I never wanted to be a founder of a startup. In fact, I never even considered myself an "entrepreneur." While growing up, I had small projects to make money like helping my parents with their own projects for a fee (of course) or selling handmade bracelets for conferences. I had what most entrepreneurs have as indicators, small ways of hustling. I think I even had a lemonade stand once. To me, I was always curious, always trying to fill a need when I saw one.
It wasn't until later in my career when I was an IT Product Manager that one of my bosses, George Roth of Recognos called me an entrepreneur: "You get it, Ellie, one day you will have your own company." I thought he was crazy.
I know a lot about recalls and even class action lawsuits, as I was part of one from ages nine through 15 -- it felt like a lifetime. As my father took dozens of pills a day, fiercely battling HIV against the clock, we often asked ourselves:
Why? Why had my father been injected with an HIV-contaminated Hemophiliac Factor VIII when illnesses and issues associated with the product had been recorded two and three years before? Why, even after the recall, were new HIV cases coming up in the U.S related to or stemming from HIV contaminated Hemophiliac Factor VIII? Why had it been that since 1985, the recall industry had not seen a massive technology update both in alerts and tracking? Why wasn't anyone with a technical background pursuing this? Why were my father and half of the other then 20,000 hemophiliacs in the U.S affected with HIV?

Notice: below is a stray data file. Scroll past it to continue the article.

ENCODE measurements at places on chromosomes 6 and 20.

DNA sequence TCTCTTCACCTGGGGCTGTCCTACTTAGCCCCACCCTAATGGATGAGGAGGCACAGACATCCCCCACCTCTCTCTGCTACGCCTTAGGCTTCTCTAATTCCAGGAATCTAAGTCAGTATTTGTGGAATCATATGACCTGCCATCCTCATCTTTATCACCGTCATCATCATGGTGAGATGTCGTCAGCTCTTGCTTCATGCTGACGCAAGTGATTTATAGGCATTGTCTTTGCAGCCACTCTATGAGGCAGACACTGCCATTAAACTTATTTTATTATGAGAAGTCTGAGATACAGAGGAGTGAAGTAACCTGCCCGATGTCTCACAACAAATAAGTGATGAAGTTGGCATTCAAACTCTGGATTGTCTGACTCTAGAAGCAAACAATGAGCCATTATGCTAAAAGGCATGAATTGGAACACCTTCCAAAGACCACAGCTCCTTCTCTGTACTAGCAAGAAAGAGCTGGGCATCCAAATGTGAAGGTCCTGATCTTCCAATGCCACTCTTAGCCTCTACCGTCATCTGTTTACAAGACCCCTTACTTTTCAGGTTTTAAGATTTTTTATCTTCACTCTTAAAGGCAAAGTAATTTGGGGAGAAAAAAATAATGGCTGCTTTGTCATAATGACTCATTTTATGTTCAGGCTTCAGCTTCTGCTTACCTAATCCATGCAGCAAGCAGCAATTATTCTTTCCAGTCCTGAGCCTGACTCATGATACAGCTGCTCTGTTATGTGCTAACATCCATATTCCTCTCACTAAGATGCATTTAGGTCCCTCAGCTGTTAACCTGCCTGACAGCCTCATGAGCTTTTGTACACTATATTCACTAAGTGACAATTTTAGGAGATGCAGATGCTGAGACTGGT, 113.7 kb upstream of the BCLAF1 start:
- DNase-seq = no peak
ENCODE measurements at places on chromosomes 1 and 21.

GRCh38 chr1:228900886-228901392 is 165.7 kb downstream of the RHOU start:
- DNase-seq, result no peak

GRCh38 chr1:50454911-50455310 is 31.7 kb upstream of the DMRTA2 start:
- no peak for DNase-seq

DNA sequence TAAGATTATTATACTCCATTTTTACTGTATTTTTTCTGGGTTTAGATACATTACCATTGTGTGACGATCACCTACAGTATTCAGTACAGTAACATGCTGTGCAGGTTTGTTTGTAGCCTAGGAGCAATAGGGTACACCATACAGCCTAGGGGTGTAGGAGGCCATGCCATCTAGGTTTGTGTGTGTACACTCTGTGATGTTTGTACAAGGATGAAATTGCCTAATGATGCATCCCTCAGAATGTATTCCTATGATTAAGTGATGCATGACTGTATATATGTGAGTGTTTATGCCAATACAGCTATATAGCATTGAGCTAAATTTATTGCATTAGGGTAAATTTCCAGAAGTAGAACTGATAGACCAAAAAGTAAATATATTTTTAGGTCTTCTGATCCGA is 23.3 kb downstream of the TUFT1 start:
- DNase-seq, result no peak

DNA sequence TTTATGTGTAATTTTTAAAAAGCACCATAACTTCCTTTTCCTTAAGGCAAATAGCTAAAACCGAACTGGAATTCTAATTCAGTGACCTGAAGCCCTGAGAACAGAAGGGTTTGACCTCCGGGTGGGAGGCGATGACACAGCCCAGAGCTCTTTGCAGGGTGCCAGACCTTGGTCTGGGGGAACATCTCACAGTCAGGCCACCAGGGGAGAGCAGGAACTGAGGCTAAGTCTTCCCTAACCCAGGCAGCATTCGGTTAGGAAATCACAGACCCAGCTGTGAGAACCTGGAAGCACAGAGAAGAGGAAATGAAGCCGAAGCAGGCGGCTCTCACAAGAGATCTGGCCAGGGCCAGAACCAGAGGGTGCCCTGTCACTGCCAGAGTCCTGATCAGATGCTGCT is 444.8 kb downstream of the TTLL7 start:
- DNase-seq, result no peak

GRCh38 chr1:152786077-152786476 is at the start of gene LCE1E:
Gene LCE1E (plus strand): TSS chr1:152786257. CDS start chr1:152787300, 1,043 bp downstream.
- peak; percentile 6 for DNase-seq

Hemophilia is a very expensive blood disorder, whose treatments, at times, can cost up to $40,000 a month. Add the AIDS medications and my father was costing $100,000 a month to keep alive, and he worked full-time until nearly the end of his life.
When all was said and done, my father was compensated $100,000 from the class action fund and another $100,000 from the Ricky Ray Relief Fund where Congress allocated compassionate payments to those individuals infected with contaminated product. The total class action fund reached $600MM and in 2002, I watched my father die in front of me with no way to pay for college. Debt collectors and attorneys took most of his estate.